From SABR member Larry Hogan at The National Pastime Museum on September 25, 2014:
When it comes to telling the story of the integration of baseball, “Never mind Jackie Robinson?” Time out. That sounds like heresy.
But there were other integration stages besides the one in Brooklyn where Robinson worked his magic on the playing field of the borough’s beloved Dodgers while Branch Rickey managed things business and public relations–wise from the front office. These stages give us other stories to tell. Looking at places other than Brooklyn, we learn what Ed Logan Jr. meant when he said, “The Giants really got into it.”
Logan was the batboy in the late 1950s for the Dodgers’ cross-town National League–rival Giants. Before that, as the son of the clubhouse manager, he was a frequent presence with a team that was second only to the Dodgers in the number of black players on the roster. And for at least one season, the Giants had more blacks than the “Bums” from Brooklyn. Logan was up close when the Giants began integrating the team on July 8, 1949—the date the team’s first two black players, Monte Irvin and Hank Thompson, joined the club’s ranks. As measured by the Dodgers’ standard, the Giants were slow to integrate. Jackie came in on April 15, 1947.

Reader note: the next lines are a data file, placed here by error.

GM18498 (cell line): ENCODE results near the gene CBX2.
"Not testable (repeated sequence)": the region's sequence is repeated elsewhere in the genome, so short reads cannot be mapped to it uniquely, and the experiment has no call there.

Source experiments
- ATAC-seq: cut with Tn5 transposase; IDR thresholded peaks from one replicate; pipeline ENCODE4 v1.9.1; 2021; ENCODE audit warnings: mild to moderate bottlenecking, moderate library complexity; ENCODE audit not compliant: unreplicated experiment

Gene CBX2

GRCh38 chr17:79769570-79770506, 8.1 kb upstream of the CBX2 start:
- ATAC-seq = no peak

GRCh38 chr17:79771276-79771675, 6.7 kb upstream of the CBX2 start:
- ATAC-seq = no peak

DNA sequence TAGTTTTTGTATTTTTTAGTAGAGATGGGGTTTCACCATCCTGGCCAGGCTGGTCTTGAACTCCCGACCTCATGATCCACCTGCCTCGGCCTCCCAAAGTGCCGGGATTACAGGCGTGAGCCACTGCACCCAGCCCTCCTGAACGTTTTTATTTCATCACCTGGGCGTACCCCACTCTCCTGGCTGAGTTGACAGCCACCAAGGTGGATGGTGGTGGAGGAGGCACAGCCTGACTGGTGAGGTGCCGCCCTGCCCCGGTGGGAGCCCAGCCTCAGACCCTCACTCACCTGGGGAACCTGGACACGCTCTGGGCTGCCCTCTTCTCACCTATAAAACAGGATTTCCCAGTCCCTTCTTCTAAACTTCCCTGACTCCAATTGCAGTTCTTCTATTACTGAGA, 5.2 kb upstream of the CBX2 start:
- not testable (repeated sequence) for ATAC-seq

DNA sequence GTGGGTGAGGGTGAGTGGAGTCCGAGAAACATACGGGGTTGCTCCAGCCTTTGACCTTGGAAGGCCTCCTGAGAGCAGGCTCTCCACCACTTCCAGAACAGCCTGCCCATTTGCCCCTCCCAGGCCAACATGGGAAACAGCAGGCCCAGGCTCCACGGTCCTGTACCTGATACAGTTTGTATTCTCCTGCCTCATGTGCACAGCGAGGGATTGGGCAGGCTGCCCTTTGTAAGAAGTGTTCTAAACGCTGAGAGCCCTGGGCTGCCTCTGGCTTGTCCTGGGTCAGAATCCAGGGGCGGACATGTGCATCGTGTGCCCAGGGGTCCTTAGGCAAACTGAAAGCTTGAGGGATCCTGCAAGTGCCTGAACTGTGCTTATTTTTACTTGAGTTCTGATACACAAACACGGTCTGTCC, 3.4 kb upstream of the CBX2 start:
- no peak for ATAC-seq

Read the full article here: http://www.thenationalpastimemuseum.com/article/what-happened-after-jackie
Originally published: September 30, 2014. Last Updated: September 30, 2014.